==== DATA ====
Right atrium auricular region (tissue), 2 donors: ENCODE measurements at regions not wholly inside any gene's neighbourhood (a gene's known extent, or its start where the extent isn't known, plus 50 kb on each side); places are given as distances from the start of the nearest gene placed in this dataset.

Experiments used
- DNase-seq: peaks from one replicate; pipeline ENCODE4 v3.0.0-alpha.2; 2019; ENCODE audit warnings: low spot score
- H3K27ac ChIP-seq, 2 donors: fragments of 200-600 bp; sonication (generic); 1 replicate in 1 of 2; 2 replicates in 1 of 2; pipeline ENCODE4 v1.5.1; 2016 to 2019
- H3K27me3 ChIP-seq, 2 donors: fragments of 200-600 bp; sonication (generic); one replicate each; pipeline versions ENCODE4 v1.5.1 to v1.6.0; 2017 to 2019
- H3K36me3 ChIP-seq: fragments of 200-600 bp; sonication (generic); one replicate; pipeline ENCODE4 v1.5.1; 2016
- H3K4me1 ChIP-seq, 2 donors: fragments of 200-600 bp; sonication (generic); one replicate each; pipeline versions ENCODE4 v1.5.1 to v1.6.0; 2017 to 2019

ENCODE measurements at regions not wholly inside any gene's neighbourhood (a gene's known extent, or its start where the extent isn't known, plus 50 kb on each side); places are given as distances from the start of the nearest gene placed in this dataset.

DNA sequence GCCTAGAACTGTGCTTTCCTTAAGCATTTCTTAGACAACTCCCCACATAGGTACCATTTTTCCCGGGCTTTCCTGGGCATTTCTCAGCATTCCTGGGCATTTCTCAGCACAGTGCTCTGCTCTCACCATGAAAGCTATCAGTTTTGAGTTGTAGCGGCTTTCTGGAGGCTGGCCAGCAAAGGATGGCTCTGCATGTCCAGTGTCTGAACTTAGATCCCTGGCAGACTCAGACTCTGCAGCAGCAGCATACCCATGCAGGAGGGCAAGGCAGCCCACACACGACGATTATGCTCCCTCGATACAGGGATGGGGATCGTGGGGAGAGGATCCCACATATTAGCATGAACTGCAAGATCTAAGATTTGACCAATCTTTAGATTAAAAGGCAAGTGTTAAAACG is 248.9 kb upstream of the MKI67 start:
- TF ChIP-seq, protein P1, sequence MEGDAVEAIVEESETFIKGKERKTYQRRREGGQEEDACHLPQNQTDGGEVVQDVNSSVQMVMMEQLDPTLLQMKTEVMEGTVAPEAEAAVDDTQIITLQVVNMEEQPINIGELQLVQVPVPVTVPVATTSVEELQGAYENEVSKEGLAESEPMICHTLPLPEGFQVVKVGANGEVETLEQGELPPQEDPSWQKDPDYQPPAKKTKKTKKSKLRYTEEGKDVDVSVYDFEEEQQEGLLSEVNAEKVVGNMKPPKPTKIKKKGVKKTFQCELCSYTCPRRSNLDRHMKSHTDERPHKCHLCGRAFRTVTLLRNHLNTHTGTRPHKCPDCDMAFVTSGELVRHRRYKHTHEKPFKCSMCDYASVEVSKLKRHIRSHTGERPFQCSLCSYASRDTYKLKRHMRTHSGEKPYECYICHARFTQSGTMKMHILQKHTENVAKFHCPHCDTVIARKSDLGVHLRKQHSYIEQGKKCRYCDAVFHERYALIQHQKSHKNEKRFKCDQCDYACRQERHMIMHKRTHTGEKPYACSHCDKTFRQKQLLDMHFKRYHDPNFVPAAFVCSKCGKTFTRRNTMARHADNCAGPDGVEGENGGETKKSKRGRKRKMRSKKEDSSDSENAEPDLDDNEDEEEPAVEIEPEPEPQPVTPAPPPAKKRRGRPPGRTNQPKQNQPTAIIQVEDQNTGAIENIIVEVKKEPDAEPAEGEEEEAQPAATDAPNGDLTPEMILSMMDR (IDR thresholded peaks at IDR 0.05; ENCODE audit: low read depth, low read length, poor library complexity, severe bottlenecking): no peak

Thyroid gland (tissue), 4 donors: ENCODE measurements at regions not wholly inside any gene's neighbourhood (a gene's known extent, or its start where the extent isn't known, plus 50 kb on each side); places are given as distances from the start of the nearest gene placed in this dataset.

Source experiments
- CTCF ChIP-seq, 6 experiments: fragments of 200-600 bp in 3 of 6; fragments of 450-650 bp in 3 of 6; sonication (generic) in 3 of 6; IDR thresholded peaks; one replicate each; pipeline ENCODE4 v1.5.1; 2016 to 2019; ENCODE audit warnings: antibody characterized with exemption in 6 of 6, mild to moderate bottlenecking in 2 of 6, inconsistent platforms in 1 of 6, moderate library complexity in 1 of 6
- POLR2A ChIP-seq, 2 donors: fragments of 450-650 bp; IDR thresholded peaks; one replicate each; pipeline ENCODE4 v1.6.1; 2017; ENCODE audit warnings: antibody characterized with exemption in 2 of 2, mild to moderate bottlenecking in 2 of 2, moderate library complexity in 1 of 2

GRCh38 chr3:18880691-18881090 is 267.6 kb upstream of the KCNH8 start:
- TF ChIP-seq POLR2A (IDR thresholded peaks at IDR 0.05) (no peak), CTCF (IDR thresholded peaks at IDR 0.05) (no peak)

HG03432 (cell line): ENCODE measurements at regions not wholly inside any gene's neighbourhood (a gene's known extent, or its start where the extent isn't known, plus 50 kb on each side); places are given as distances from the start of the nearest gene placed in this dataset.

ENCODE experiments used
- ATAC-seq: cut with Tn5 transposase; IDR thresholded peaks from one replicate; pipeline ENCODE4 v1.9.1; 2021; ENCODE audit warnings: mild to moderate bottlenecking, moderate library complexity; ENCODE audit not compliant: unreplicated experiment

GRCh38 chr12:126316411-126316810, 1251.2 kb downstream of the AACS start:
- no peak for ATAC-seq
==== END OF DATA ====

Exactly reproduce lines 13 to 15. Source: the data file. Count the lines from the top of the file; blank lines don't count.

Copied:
- CTCF ChIP-seq, 6 experiments: fragments of 200-600 bp in 3 of 6; fragments of 450-650 bp in 3 of 6; sonication (generic) in 3 of 6; IDR thresholded peaks; one replicate each; pipeline ENCODE4 v1.5.1; 2016 to 2019; ENCODE audit warnings: antibody characterized with exemption in 6 of 6, mild to moderate bottlenecking in 2 of 6, inconsistent platforms in 1 of 6, moderate library complexity in 1 of 6
- POLR2A ChIP-seq, 2 donors: fragments of 450-650 bp; IDR thresholded peaks; one replicate each; pipeline ENCODE4 v1.6.1; 2017; ENCODE audit warnings: antibody characterized with exemption in 2 of 2, mild to moderate bottlenecking in 2 of 2, moderate library complexity in 1 of 2

GRCh38 chr3:18880691-18881090 is 267.6 kb upstream of the KCNH8 start: